When the Rocky Mountain News went under several weeks back, only a handful of its talented staff could be taken in by an erstwhile rival, The Denver Post. I was glad to learn that former Rocky Editorial Page Editor Vincent Carroll was one of them.
Not only would an important voice in Denver media not be silenced, I thought, but this would bring more balance to the Post's opinion page, which still leans too far left for my tastes, despite the hiring a few years back of the very talented David Harsanyi. It's just unfortunate Carroll will only be a columnist, and not sit on the editorial board, because that's where the Post -- which isn't The New York Times, to be sure -- could use his common-sense conservatism (I apologize if he prefers the libertarian label).
Carroll's editorial pages were better than the Post's, in my humble opinion, and not just because they leaned more to my side of the ideological spectrum, or because they featured the work of the great Pete Blake. Vince's personal columns were for me a must-read: They could always be counted on to make clear, substantive, well-argued and well-aimed observations about the Colorado scene. And his interests mirror my own, making it feel at times like he was reading my mind (and beating me to the punch on picking up on something).
He hasn't missed a step since moving to The Post, as today's column shows.
The first half of Carroll's piece highlights one of many oddities about Obamanomics -- that the president and his top aides seem to think any and every American job is worth "saving," except jobs in the one sector of the American economy that actually generates real value and real jobs, and is indispensable to our economic strength -- the energy sector. There the president seems to be making war on American jobs.
“Two weeks ago, President Barack Obama grandly told the nation that during "every moment of economic upheaval" in the past, the government "created the conditions for thousands of entrepreneurs and new businesses to adapt and to thrive."
But what about old businesses, you might wonder. Isn't their health of equal importance?
Apparently not. Take the energy industry, which the president identified as one of the three keys to our economic future. The recovery plan actually "begins with energy," he declared.
In fact, his administration's job destruction plan begins with energy. At the very moment Obama is poised to direct waves of subsidies into forms of renewable energy that account for a minuscule slice of the nation's electricity, he would strip oil and natural gas producers of incentives to drill.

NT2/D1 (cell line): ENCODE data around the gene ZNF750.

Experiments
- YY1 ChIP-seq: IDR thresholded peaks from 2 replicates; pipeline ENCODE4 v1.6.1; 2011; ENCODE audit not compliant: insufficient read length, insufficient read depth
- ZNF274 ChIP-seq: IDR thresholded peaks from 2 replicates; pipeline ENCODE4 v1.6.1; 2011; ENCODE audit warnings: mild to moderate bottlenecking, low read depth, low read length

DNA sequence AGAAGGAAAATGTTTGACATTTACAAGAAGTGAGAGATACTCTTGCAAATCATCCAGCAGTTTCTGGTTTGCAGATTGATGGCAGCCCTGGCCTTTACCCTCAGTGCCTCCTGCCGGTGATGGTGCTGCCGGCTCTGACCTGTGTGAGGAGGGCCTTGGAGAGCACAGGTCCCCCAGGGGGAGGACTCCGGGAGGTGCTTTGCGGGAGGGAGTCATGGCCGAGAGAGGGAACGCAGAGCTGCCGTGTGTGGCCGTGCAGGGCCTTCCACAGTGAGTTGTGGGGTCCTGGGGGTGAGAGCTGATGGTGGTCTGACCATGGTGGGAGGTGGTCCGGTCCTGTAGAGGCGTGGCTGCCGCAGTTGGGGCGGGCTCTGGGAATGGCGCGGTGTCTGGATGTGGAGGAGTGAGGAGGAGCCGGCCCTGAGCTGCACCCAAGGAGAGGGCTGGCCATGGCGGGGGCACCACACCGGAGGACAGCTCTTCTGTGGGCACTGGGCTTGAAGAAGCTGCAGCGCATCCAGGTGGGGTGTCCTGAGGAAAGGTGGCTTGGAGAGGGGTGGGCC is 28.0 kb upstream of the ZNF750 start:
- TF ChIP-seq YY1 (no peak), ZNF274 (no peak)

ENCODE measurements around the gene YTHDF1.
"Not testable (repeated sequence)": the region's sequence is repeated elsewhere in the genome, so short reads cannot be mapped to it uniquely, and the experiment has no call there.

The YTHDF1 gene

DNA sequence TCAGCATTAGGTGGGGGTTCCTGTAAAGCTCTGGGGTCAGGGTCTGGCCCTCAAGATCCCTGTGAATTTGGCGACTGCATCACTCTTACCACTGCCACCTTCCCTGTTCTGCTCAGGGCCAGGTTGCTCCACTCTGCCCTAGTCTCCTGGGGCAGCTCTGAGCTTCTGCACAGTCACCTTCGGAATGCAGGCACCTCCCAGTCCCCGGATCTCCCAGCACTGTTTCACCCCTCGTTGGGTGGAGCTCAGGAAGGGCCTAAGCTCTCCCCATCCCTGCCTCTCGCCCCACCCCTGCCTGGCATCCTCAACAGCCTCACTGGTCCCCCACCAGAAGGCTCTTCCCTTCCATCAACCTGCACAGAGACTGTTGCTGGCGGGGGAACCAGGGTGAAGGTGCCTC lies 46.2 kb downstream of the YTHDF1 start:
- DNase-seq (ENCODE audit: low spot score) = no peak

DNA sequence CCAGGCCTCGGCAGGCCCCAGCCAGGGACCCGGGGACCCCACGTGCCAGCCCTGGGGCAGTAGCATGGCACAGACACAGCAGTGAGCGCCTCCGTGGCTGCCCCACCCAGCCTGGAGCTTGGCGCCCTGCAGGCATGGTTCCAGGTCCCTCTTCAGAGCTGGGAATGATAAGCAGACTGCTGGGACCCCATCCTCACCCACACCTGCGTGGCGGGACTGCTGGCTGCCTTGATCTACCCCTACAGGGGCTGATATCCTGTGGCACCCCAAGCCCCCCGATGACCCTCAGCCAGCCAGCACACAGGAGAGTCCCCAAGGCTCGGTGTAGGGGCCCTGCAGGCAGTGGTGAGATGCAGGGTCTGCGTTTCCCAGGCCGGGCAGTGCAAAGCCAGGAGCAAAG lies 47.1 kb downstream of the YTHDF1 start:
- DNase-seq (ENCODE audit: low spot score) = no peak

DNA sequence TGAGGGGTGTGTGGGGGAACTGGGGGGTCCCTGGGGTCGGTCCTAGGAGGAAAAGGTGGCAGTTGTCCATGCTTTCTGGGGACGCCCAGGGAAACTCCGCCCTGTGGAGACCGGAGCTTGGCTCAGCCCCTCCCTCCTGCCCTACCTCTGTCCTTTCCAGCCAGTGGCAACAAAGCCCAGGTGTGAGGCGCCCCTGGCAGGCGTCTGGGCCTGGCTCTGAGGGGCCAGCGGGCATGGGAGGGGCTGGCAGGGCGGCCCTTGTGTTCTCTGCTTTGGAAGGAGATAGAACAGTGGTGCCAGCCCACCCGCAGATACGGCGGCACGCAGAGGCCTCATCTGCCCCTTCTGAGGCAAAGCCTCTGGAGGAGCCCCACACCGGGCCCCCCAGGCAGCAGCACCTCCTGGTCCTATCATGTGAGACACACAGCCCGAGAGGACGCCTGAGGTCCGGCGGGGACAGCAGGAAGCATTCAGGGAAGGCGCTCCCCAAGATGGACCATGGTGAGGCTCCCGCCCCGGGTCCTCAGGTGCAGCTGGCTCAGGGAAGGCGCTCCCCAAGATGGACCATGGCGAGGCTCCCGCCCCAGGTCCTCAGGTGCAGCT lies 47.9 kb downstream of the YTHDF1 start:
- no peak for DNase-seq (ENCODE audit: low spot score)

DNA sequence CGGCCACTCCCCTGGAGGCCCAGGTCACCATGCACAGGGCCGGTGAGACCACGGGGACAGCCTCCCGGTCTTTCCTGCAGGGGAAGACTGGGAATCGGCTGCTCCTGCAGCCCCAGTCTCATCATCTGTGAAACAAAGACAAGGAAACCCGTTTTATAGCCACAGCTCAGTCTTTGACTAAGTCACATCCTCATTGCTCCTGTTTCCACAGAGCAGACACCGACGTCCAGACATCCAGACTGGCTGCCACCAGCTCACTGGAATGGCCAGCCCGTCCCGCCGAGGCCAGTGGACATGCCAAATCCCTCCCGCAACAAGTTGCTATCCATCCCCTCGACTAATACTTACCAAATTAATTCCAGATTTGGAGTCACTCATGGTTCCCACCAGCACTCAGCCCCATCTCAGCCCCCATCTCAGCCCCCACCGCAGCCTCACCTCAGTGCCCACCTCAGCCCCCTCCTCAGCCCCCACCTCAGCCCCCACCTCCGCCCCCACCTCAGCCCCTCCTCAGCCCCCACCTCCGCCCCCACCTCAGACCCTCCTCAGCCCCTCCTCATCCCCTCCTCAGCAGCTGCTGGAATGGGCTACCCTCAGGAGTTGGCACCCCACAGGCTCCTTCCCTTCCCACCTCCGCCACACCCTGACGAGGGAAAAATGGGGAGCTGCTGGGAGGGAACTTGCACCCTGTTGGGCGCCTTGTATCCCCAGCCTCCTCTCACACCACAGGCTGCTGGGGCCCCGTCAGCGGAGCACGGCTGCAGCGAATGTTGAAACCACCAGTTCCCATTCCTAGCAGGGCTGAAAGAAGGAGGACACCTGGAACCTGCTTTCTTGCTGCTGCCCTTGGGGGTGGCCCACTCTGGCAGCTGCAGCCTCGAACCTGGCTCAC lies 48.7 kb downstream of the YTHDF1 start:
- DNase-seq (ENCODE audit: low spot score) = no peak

New jobs in green energy could easily be engulfed by jobs lost in domestic oil and gas production.”
Carroll then takes up a topic near and dear to my heart: the madness of the Endangered Species Act. And here he echoes things I've written about Colorado’s regrettable experiment with the Canada lynx:
“Will a 3-foot-long cat become for this state the guest who takes over the family room — forever?
"A new lynx conservation plan could be a factor in whether Breckenridge Ski Resort will be allowed to expand onto Peak 6," the Summit Daily News reports. The lynx is a "threatened" species, you see, so any use of its habitat is a minefield.
At the moment, the Forest Service is merely studying the area around Peak 6 before it decides how to rule. That would be routine, except for one thing: The lynx in question are newcomers. They're guests we invited here between 1999 and 2006, importing them from Alaska and Canada in an attempt to restore the creatures to the southernmost reach of their original range.
Biologists doubt that lynx were ever plentiful in Colorado, as sightings were rare even in the state's early days. But since the release of the lynx a decade ago, they seem to have flourished.
Some of us predicted what is happening now. Putting lynx in the wild is fine, we warned, but the state should proceed only if the federal government pledges that the species will not be used to restrict land uses. Listing the lynx as "experimental" would have done the trick, but the state didn't even seek that status until after the cats were here. Naturally, the feds said no.
The lesson is clear for the next "re-introduction" of a species (wolves? wolverines?). Before we transport them here, first ensure that their rights won't trump ours.”
The lesson seems clear -- but is apparently lost on those who recently launched a lynx-like recolonization effort at Fort Carson with the black-footed ferret, which I’ve commented on here and here. If the Carson colony flourishes, it's only a matter of time before the presence of the animals is used by gang green to argue for training restrictions at the facility. Where will Fort Carson and Colorado Springs be then?